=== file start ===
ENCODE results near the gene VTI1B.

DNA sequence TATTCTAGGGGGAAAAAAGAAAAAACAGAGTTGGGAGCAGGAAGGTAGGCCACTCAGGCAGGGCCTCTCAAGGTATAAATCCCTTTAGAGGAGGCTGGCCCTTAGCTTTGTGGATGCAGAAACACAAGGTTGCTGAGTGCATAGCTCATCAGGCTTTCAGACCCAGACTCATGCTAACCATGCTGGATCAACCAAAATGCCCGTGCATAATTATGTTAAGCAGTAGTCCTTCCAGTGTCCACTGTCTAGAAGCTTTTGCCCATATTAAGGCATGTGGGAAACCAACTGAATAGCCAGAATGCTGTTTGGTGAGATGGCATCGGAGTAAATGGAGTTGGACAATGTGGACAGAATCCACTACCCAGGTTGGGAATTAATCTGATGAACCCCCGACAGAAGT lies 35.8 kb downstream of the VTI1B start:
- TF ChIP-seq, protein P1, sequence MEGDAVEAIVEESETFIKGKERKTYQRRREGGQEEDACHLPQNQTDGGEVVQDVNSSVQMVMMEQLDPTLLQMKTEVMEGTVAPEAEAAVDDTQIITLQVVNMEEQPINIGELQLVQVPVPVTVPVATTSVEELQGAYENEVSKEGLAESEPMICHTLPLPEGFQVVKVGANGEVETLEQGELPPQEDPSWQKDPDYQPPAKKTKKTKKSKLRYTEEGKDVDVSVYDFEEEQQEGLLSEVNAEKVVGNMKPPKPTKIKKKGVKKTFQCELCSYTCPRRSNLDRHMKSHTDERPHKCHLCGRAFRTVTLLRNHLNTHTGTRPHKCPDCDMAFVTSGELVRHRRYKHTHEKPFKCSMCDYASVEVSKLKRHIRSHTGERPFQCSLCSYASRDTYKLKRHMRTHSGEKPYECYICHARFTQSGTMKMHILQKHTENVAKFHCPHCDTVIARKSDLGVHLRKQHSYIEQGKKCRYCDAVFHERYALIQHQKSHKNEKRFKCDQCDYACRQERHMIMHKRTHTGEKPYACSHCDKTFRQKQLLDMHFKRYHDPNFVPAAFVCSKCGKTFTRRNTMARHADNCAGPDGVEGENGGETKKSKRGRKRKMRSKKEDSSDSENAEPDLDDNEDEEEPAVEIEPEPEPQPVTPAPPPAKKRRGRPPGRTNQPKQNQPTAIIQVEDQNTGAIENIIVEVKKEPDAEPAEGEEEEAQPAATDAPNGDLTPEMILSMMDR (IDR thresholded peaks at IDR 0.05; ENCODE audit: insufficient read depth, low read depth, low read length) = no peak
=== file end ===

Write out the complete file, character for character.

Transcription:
ENCODE results near the gene VTI1B.

DNA sequence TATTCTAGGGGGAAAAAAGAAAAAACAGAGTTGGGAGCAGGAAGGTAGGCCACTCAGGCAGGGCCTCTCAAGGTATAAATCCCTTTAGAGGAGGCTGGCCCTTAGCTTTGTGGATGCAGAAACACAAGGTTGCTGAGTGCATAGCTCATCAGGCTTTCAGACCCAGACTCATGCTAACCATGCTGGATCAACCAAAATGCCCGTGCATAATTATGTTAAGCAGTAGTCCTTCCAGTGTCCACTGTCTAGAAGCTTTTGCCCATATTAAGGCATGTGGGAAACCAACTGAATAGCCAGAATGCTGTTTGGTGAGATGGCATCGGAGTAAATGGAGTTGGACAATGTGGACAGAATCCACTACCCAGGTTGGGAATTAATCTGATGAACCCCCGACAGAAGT lies 35.8 kb downstream of the VTI1B start:
- TF ChIP-seq, protein P1, sequence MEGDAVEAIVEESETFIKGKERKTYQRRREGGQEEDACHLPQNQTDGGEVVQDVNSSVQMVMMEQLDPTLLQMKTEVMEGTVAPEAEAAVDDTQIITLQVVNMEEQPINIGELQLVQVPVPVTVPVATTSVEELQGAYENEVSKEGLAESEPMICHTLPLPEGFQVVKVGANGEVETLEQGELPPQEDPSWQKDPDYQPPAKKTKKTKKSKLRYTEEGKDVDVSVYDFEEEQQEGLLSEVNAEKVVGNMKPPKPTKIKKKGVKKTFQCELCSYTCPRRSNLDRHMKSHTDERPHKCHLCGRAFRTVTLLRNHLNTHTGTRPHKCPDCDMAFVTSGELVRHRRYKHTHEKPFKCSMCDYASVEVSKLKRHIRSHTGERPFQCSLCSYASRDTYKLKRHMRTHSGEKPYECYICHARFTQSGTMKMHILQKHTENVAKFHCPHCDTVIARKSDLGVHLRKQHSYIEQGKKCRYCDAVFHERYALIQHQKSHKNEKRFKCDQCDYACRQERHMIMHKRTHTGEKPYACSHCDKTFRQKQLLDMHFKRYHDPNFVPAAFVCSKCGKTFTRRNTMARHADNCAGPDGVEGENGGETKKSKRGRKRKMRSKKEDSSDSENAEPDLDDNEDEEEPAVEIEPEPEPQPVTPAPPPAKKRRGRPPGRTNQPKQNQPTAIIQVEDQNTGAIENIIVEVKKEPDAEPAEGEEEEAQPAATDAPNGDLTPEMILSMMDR (IDR thresholded peaks at IDR 0.05; ENCODE audit: insufficient read depth, low read depth, low read length) = no peak